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Saturday, December 1, 2012

Saturday Soup…

heatBeautiful soup, so rich and green,

Waiting in a hot tureen!

Who for such dainties would not stoop?

Soup of the evening, beautiful Soup!

Soup of the evening, beautiful Soup!

Beau---ootiful Soo---oop!

Beau---ootiful Soo---oop!

Soo-oop of the e—e—vening,

Beautiful, beauti—FUL SOUP!


Beautiful Soup! Who cares for fish,

Game, or any other dish?

Who not give all for two p

ennyworth only of beautiful Soup?

Pennyworth only of beautiful Soup?

Beau---ootiful Soo---oop!

Beau---ootiful Soo---oop!

Soo---oop of the e—e—vening,

Beautiful, beauti-FUL SOUP!

Lewis Carroll

Alice in Wonderland

Thanksgiving ‘12 is behind us; we’ve been singed by Black Friday; the winter solstice less than a month away. Out on the highway cars packing trees zip by. Today I saw the first silly grill wreath of the season smiling away on a Suburban. Soup season is upon us.

Back in the early ‘80s we decided our home was a bit confined; our growing family needed room to stretch, some additional space to roam indoors, so we added a room that increased the homestead square footage by about a fourth. In that room we installed a brick hearth and a woodstove…one of the best decisions we ever made. Thanksgiving several years ago a nasty fall storm ( you may remember that one) cut our power. We had a houseful of guests that holiday, twenty-seven if memory serves. Two o’clock that afternoon the lights—and the oven—went out. The woodstove saved our bacon, or turkey, rather: boiled potatoes, squash, green vegetable—we even employed a tent of foil to direct the heat from a stove vent to the roasting pan and raised the turkey’s core temp safely beyond the salmonella threshold. When the power came on eight hours later, what company remained was turkey-sated and weaving toward the guestrooms in a trytophan trance.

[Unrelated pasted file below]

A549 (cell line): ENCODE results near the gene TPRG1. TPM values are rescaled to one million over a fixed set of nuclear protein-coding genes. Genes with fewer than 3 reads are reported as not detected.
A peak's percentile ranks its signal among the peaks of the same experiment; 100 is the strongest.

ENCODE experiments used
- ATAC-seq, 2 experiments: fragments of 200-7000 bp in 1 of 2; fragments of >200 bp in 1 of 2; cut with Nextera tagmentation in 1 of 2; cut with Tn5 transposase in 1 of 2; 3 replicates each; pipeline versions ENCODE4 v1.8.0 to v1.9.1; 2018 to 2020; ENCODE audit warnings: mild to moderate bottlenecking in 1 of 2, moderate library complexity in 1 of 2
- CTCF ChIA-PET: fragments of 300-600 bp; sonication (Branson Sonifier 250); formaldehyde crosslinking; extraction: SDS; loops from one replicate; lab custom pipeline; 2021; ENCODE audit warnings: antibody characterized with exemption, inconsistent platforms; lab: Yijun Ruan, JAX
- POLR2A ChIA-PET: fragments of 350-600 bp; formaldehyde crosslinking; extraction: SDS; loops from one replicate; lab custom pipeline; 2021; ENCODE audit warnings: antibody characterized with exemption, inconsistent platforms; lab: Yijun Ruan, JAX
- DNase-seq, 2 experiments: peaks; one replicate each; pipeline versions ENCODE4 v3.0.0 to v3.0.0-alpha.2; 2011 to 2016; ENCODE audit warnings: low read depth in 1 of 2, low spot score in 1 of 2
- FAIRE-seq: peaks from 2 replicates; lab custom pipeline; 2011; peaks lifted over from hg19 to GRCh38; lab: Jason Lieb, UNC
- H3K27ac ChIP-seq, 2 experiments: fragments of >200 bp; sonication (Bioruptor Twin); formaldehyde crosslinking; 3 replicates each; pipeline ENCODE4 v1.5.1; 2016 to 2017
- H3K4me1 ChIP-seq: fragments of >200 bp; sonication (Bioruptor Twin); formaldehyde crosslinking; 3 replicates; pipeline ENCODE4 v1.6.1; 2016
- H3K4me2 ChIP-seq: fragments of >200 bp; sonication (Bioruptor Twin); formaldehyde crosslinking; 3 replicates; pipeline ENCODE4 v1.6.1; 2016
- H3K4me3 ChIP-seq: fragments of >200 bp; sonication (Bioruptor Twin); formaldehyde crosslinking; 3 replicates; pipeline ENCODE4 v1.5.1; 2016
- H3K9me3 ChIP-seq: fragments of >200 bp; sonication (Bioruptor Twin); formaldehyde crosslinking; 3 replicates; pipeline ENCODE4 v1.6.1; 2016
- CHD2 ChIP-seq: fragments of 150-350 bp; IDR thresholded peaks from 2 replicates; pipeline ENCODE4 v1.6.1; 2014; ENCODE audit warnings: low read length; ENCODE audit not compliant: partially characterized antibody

Soup. I know there may be other main courses worthy of poetry, but offhand none come to mind--except soup…there’s the Mock Turtle’s poem above (“Mock Turtle soup?) and children’s author and illustrator Maurice Sendak penned “Chicken Soup with Rice (“…sipping once, sipping twice, sipping chicken soup with rice). And what better heat source to simmer soup than a woodstove? A wood powered slow cooker. And what better day to simmer it this time of year than a Saturday? ”Saturday Soup” we call it in our household.

Soup. You can make it simple; you can make it complicated; you can make it up. For my paternal grandfather soup making was a week long process; on Friday he cleaned the refrigerator of leftovers and served up “leftovers” soup. You can serve soup as a side or a main dish. There are soup cookbooks galore. Blogs on woodstove cookery feature hearty soup recipes as well. (What better word  than“hearty”to couple with “soup.”)